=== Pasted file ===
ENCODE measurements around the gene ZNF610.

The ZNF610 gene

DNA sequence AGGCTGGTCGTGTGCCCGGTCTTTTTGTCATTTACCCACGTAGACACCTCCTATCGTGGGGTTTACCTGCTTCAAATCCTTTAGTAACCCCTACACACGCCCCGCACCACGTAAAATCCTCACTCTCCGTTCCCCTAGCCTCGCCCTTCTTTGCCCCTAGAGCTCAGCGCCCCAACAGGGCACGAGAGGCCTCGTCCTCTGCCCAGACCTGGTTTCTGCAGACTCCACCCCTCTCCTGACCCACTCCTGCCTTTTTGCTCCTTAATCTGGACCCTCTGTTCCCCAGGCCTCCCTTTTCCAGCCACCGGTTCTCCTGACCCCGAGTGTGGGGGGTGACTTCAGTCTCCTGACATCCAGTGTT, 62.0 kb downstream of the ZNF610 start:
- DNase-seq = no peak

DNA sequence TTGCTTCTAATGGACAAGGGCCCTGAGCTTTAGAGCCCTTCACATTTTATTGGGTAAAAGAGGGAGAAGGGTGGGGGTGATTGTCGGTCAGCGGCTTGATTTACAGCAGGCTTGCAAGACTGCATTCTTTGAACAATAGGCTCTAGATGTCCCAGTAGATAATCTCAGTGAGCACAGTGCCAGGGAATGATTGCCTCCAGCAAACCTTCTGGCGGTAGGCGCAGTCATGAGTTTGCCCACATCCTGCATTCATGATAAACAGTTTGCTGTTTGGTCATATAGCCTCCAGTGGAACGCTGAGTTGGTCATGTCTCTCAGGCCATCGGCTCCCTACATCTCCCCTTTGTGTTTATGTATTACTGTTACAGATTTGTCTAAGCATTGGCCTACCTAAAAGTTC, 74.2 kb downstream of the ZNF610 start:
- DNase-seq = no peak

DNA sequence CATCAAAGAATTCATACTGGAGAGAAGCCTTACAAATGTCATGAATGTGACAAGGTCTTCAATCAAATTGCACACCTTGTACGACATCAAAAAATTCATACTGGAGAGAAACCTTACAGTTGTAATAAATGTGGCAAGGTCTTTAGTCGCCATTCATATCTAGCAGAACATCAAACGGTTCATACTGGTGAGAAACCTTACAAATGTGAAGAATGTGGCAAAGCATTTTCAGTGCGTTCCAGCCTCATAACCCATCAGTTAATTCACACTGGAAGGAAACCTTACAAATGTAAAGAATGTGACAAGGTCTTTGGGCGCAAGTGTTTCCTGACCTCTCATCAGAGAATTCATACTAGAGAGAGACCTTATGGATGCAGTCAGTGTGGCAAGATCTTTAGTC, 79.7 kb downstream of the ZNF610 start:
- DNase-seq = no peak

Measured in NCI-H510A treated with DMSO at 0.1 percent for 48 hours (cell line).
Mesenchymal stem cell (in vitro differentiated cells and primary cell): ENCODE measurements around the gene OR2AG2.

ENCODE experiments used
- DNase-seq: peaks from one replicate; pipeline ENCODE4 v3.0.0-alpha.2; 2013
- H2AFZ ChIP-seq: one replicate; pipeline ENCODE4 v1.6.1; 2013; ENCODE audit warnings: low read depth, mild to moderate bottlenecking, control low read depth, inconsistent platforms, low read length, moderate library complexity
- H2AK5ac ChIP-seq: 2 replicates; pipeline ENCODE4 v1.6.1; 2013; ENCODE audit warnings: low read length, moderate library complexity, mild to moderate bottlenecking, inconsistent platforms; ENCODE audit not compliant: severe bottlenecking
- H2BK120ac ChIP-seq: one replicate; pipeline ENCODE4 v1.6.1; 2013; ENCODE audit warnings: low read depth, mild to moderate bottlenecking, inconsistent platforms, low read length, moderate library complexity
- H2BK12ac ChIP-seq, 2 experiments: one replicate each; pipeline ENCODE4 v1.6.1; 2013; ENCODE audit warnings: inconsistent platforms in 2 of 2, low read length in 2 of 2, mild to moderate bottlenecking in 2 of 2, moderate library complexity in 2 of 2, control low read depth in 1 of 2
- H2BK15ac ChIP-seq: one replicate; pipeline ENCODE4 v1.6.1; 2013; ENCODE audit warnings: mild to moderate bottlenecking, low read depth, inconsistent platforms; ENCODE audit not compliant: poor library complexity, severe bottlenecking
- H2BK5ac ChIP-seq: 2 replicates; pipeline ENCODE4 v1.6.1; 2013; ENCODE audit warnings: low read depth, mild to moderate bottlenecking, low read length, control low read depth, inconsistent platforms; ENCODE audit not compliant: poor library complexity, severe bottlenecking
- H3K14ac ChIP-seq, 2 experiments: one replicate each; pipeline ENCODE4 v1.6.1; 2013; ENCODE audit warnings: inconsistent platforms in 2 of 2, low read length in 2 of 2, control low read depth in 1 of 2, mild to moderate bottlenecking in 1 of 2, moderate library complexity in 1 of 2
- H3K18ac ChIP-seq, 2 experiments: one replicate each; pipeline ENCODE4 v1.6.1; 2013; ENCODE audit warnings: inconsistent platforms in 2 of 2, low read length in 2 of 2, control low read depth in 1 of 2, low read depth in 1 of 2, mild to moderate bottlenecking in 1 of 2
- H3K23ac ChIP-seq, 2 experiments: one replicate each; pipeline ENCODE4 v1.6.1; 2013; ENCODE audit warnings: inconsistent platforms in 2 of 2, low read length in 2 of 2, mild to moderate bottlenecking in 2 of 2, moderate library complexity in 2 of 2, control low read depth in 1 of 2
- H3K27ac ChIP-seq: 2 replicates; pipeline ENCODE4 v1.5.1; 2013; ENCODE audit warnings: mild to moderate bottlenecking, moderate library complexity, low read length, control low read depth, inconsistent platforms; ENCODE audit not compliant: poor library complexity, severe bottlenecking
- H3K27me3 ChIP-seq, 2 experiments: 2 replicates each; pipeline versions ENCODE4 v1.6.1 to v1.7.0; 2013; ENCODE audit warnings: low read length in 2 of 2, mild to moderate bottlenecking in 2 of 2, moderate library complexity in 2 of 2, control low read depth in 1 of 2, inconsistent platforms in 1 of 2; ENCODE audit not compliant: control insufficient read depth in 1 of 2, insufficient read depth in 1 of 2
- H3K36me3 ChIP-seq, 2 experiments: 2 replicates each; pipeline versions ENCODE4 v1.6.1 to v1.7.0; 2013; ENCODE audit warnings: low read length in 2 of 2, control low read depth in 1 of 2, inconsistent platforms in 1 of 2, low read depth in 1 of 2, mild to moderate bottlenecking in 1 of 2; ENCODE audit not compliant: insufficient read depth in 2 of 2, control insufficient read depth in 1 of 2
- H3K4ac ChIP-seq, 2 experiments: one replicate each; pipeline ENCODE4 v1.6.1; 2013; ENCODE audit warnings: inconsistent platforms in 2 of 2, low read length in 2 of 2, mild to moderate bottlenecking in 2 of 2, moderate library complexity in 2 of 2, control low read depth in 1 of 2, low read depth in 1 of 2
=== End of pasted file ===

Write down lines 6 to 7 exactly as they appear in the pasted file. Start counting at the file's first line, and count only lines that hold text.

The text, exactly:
- DNase-seq = no peak

DNA sequence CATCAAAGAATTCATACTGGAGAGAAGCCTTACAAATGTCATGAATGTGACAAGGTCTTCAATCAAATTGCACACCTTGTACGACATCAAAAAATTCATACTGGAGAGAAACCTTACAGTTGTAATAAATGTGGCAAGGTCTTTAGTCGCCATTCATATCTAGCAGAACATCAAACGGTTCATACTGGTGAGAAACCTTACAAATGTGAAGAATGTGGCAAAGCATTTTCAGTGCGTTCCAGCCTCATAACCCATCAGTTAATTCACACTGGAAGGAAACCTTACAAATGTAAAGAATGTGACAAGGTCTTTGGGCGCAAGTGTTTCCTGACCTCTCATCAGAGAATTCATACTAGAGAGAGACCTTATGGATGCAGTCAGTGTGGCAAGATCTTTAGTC, 79.7 kb downstream of the ZNF610 start: